“Hey, Christian,” said my former manager at XYZ Law Firm, “get the broom, someone spilled their peanuts.” That was the last straw. Normally, I don’t mind helping out or picking up after someone (especially since it was my job at the time). But, for some reason, that day in January 2016 was different. I was sure there was more to life, and I knew I wouldn’t find out if I kept picking up peanuts.
Around that time in the news, headlines buzzed: “New data”, “Big data”, “Red data”, “Blue data”. It was all about data, and the software used to collect and manipulate that data. It was about Facebook, Snapchat and Twitter. It was about an app I mindlessly downloaded at the kitchen table one night, that is now being used to influence decisions for the future of our nation.
I thought: Who is behind these apps? How do they spread so fast? Could I build one? I called a family friend who I knew was involved in the San Diego tech scene. It turns out these applications were being built by people like you and me, whether they had a college degree or not. Challenge accepted. I packed up my things, left my girlfriend and my dog to go chase a dream; to be a part of our generation’s gold rush; to take on the digital age.
For someone like me, who struggled to stay focused in a couple of general college courses, bootcamp-style, fast-paced, immersive learning techniques are a perfect alternative.
For someone like me, who struggled to stay focused in a couple of general college courses, bootcamp-style, fast-paced, immersive learning techniques are a perfect alternative. You get in, get what you need, and get going. That was my experience at Origin, and now I have a life beyond my wildest dreams.
I live in San Diego while working remotely, full-time for a company in Buffalo, N.Y. I can travel anywhere, work from a local cafe, even set up to work from the beach if I wanted to. I get to play with new technology, and be on the leading edge of modern business. People rely on my knowledge and creativity every day. All I need is my laptop, and the education and experience I gained at Origin.
“Is it really that simple?” you may ask. Yes, but that doesn’t necessarily mean it’s easy. As I have found with anything in life, you get out what you put in. For me, that meant putting in more than the recommended 8 hours a day for the course. It meant sacrificing some weekends to stay in and study instead of going out. I had an opportunity to change my life dramatically in only a few months. I was desperate for that change, and ready to do anything to acheive the next step in my vision of success. I just had to do the work.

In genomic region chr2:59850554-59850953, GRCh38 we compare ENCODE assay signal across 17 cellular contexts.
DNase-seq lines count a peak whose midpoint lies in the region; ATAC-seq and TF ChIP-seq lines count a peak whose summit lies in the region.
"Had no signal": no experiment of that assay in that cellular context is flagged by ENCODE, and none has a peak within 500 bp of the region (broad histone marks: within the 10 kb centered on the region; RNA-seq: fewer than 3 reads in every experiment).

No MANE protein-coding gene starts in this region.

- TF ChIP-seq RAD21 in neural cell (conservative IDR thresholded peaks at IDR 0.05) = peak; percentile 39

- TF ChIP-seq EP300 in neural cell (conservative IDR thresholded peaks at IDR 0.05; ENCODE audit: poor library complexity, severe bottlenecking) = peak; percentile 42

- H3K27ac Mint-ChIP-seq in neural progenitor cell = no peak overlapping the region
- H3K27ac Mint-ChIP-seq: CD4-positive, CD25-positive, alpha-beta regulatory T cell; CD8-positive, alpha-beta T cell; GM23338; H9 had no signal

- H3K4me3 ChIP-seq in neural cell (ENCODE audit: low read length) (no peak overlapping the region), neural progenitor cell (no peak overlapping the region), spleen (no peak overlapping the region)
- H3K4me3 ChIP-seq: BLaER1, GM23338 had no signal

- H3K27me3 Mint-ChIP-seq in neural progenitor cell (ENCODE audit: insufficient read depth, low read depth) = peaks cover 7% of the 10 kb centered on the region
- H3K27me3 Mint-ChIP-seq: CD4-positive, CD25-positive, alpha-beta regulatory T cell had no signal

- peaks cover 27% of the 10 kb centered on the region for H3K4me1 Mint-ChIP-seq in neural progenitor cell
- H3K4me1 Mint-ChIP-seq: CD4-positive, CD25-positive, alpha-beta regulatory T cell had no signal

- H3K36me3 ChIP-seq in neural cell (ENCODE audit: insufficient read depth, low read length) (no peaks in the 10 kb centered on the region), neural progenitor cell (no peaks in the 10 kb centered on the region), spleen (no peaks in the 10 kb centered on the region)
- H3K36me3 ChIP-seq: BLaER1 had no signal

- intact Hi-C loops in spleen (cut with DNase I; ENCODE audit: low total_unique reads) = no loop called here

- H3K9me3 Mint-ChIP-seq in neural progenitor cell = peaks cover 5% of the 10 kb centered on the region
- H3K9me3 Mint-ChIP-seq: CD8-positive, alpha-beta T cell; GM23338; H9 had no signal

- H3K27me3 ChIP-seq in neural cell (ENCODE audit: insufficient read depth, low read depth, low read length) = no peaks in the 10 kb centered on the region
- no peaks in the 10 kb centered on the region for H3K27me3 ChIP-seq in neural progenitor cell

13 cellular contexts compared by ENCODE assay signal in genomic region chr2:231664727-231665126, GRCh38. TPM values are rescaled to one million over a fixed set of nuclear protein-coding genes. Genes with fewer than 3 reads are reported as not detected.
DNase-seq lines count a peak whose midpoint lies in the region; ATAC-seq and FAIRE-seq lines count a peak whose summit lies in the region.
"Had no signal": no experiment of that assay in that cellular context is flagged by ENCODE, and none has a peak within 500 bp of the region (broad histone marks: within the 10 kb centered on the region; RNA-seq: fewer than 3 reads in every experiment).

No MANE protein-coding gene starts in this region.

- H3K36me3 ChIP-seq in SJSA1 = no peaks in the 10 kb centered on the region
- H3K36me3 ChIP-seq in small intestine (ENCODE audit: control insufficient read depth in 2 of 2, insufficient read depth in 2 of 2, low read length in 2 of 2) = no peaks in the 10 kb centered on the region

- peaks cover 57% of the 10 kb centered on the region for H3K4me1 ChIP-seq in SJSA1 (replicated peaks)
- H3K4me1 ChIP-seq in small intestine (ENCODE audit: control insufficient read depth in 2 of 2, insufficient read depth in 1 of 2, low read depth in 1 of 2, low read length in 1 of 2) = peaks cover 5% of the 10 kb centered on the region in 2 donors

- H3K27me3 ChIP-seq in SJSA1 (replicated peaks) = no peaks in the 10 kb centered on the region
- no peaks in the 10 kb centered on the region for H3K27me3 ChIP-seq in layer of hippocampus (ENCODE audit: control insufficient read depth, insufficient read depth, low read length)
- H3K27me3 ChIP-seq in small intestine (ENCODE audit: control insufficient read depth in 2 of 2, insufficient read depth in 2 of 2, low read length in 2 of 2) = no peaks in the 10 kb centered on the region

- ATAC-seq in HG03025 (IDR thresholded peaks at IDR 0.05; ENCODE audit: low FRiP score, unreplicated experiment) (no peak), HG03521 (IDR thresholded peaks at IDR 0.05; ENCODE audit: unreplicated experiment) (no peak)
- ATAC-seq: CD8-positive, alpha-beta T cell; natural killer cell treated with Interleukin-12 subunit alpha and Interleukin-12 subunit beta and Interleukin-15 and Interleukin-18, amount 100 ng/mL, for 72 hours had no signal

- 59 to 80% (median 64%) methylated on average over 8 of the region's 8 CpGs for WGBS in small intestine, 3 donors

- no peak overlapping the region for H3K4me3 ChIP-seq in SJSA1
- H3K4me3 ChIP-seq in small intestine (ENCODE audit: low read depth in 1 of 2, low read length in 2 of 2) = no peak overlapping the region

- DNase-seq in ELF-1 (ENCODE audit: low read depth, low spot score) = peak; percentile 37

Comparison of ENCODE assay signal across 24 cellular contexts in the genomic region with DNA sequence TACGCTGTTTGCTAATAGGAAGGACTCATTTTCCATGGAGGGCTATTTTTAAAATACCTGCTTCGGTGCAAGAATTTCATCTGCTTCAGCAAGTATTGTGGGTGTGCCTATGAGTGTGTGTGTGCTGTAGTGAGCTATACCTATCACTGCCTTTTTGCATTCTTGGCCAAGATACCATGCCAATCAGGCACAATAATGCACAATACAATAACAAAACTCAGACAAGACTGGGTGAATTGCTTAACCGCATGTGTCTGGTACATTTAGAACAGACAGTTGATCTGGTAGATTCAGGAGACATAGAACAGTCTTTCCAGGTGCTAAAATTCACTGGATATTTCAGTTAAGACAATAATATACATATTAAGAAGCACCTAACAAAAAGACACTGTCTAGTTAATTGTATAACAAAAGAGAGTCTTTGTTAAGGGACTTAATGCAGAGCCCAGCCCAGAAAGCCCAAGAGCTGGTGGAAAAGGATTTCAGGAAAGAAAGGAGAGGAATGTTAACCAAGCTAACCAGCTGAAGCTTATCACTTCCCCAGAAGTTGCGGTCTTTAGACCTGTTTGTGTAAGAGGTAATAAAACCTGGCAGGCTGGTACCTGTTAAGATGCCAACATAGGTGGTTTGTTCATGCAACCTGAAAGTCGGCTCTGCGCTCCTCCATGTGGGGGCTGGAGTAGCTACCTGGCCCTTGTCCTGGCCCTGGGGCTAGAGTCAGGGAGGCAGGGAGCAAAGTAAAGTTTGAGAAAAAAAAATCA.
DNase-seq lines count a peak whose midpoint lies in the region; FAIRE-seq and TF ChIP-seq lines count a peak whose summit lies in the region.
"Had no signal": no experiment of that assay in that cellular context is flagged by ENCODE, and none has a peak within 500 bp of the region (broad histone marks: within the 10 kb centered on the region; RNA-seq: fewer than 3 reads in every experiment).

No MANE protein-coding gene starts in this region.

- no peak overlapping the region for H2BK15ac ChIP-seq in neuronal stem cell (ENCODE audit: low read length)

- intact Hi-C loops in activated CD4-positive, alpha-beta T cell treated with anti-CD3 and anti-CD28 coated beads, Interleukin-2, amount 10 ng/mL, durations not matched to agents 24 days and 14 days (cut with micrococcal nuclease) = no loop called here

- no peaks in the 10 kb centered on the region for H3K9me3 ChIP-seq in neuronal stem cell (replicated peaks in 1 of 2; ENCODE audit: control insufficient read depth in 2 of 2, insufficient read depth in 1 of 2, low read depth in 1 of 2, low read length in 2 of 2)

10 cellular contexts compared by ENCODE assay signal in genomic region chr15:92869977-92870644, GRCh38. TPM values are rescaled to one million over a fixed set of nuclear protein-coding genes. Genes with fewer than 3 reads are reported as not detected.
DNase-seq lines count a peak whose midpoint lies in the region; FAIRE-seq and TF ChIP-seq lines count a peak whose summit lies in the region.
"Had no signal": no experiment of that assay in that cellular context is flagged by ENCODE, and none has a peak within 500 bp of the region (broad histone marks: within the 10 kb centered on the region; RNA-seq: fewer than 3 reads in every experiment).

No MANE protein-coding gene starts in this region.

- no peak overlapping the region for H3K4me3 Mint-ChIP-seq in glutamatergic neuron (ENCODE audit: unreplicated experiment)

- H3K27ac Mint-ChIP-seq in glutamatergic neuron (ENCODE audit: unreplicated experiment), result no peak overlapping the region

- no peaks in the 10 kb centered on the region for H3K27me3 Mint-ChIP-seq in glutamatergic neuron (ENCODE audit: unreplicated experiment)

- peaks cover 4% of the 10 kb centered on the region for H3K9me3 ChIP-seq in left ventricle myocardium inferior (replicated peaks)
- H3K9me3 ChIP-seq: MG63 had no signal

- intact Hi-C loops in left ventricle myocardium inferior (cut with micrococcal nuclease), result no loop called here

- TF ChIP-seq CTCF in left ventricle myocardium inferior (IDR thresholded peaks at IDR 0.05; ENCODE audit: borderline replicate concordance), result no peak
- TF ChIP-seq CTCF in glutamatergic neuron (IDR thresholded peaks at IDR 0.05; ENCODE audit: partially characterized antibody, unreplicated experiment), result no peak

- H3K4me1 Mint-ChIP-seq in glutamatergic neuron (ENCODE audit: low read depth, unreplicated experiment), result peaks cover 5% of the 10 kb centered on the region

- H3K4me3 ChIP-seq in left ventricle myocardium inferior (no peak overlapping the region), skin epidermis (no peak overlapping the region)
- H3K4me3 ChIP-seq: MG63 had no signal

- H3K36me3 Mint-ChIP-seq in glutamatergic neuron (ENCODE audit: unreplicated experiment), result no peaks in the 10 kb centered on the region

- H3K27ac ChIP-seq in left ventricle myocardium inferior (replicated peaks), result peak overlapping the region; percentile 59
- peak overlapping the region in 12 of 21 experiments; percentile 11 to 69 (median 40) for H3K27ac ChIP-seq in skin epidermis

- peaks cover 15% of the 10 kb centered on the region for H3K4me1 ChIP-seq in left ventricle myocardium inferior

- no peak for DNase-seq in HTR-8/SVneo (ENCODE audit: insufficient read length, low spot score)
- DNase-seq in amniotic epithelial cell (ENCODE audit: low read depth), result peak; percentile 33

That willingness to do anything didn’t mean I was completely fearless. Before attending Origin, the extent of my software experience was with Microsoft Office and some ethically debatable peer to peer file sharing programs. Did I need to be some sort of genius who used their parents computer to hack NASA at age 12? How is it possible to learn everything I need to know in a few months? I decided to dismiss those thoughts, and trust that if it has worked for others, it could work for me. If I worked harder than any other person in the room, how could I fail?
I took that attitude into the class and into my job search after graduation. I have to tell you, it’s paying off. Origin offers dedicated, individualized help after graduation. They created a formula for success and all I had to do was put in the effort. For two months I tweaked my resume, applied to new jobs every day, went to the interviews and callbacks I received, dealt with rejection, and ultimately found the right fit. These days, with computers always at our fingertips, I had no excuses. I used an app on my phone to edit my resume. I sent in applications during my lunch break at my part time job. I answered every phone call from an unknown number, hoping it was a tech company calling me back.
The skills I learned during the course were the same skills in demand by tech companies in LA all the way to upstate New York. That was amazing to me. 2,500 miles away, I could communicate with these developers as if they were my instructors at Origin. There was a certain comfortability that I had not predicted. This took a lot of the pressure off once I got into the actual interviews.
To quote the former Sixers general manager Sam Hinkie, I just had to “Trust the process.”
One of my favorite things about being a software developer now, is that the more I learn, the more valuable I become to a software company. And no one can take that knowledge away from me.